Frequently Asked Questions

What is Oral Systemic Health?

Oral systemic health is the connection between oral health and overall health. Countless studies have demonstrated a link between poor oral health and systemic disease such as heart disease, diabetes, stroke, dementia, rheumatoid arthritis, and even pregnancy complications.

Is Gum Disease the only health condition tied to the body?

No. There are other oral health conditions which have significant impact and consequence to the rest of the body and your general health. We know that gum disease is linked to heart disease, stroke, diabetes, pregnancy complications, Alzheimer’s, certain cancers, etc. Other conditions include oral cancer, oral airway and sleep apnea, TMJ – headaches & migraines, dental decay, and biocompatibility of dental filling materials (in genetically susceptible individuals). These connections between the mouth and the body highlight the importance of good oral health and dental stability in assuring better general health.

Why should my dentist/clinic adopt the whole health approach?

Dentists who practice the oral systemic approach to dentistry pay attention to the emerging sciences that are tying overall health to dental health. They employ the newest procedures that can treat gum disease and prevent chronic health episodes such as a heart attack or a stroke. Dentists who practice a whole health approach can use their judgment to ensure each patient will receive the highest standard of care possible.

What is the stance of the American Dental Association (ADA) on oral systemic health?

The American Dental Association has acknowledged certain concepts of oral systemic dentistry, but they have not made any official statements in support of the concept. The board of directors at the ADA has a history of being consistently conservative over emerging treatments and techniques in dentistry. Recent actions of the ADA on other topics such as sedative dentistry have divided the dental community. Despite the ADA is the largest dental trade association in the United States, its conservative approach to emerging treatments should lead the public to question if they can be trusted.

What Can I do at Home to Protect my Oral Health?

Periodontal disease and tooth decay are diseases of bacterial origin. Meticulous oral hygiene and using antibacterial rinses and solutions are steps you can and should take at home. By making good oral health a priority, you can be better assured of a health mouth and of lowered risk factors for developing other general health problems.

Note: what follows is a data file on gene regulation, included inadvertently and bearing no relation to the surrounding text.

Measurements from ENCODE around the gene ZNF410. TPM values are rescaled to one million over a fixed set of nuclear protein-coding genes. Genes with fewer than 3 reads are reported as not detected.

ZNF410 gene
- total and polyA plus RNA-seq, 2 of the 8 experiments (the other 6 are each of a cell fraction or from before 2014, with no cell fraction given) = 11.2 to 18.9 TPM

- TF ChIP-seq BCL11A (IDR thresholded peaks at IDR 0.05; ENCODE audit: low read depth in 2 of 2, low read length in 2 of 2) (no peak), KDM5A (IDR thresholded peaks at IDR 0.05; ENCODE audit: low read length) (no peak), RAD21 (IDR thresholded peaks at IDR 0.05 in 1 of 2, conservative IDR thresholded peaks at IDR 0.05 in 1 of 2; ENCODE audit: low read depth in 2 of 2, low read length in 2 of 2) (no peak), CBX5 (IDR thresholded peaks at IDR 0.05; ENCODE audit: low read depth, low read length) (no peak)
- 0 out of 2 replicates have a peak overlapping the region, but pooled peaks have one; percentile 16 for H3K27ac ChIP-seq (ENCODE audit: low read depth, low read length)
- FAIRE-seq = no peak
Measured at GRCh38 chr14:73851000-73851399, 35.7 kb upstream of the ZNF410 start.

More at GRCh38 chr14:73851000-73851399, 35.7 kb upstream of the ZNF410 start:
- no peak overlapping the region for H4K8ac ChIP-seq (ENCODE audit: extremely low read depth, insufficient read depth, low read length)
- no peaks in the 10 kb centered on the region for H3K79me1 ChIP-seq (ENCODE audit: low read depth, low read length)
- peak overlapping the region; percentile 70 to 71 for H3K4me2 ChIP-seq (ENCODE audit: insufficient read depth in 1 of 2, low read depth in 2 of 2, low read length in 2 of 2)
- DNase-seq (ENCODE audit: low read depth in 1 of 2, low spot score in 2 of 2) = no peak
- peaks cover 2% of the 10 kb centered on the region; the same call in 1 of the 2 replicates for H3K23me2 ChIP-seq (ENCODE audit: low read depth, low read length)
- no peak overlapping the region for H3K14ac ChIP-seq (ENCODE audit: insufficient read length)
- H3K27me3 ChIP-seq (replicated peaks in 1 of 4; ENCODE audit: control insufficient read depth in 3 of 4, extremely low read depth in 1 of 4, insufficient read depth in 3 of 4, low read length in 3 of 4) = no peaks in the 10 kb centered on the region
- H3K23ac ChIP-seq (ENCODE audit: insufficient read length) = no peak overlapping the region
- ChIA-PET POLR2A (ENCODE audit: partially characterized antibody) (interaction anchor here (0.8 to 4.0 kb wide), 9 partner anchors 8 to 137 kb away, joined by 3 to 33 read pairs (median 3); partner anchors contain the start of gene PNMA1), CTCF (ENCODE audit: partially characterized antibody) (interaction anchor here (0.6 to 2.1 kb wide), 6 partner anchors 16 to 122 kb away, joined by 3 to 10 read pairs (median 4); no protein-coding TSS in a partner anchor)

Is Bad Breath a Sign of Gum Disease?

In a word, yes! Bad breath, or halitosis, happens when bacteria and dead skin cells and other organic debris, decay and putrefy, producing sulfur compounds which give the characteristic bad breath smell. These bad-breath chemicals can cause breakdown of delicate gum tissues allowing bacteria and their toxins to enter the gum tissue easier as well as the body’s circulatory system. Chronic bad breath should always be viewed as a bad sign and a risk factor for tissue breakdown and disease. Generally, cosmetic attempts to mask it with standard mouth rinses fall short of what’s needed to cure bad breath and rid oneself of the bacteria which causes it.

What is a Bloody Prophy?

A bloody prophy is when dentists use a prophy (prophylaxis) cleaning treatment which is designed for healthier patients on those who show signs of bleeding gums. Bleeding gums are the first signs of gum disease. This is not just wrong, but opens the door to major legal liability for dentists. There have been malpractice lawsuits filed by patients nationwide alleging that dentists failed to recognize the early signs of gum disease. Some of these cases have been successful in which dentists have been held financially accountable for malpractice. The proper treatment protocol as prescribed by Gums of Steel is to do root planing and scaling on a patient along with a 10-day course of antibiotic treatment.

How can an oral systemic approach benefit My Practice?

A whole health approach can benefit your practice in multiple ways. For the dentists, they can do more than just cleaning teeth. They can alert a patient if they may show early signs of a serious health issue. Certain periodontal bacteria is tied to atherosclerosis which promotes heart attacks. For they hygienists, they will benefit by seeing the patients at more frequent intervals. For the patients, they will be coming back to your office because they will know that they have provider cares for their overall health?

What Does Double Your Hygiene Production Mean?

When Gums of Steel says double your hygiene production, this comes from increased periodontal maintenance visits. On average, a patient will visit their general dentist twice a year for cleanings or periodontal maintenance. The protocol in Gums of Steel calls for four visits a year instead of two on three month intervals. Seeing your patients four times a year means your hygiene team will reap the benefits of increased production and income. The patients will be able to develop more meaningful relationships with their dental care teams.

What Additional Resources You Offer?

Gums of Steel can produce videos for your office on Oral Systemic health. Our videos are professionally edited and help empower your patients to make better decisions, your hygiene team will be more focused on the patients than answering the same old questions, and your office can be greener as you will not waste paper for patient information handouts. For more information, call Kammer Consulting at 608-318-3468 or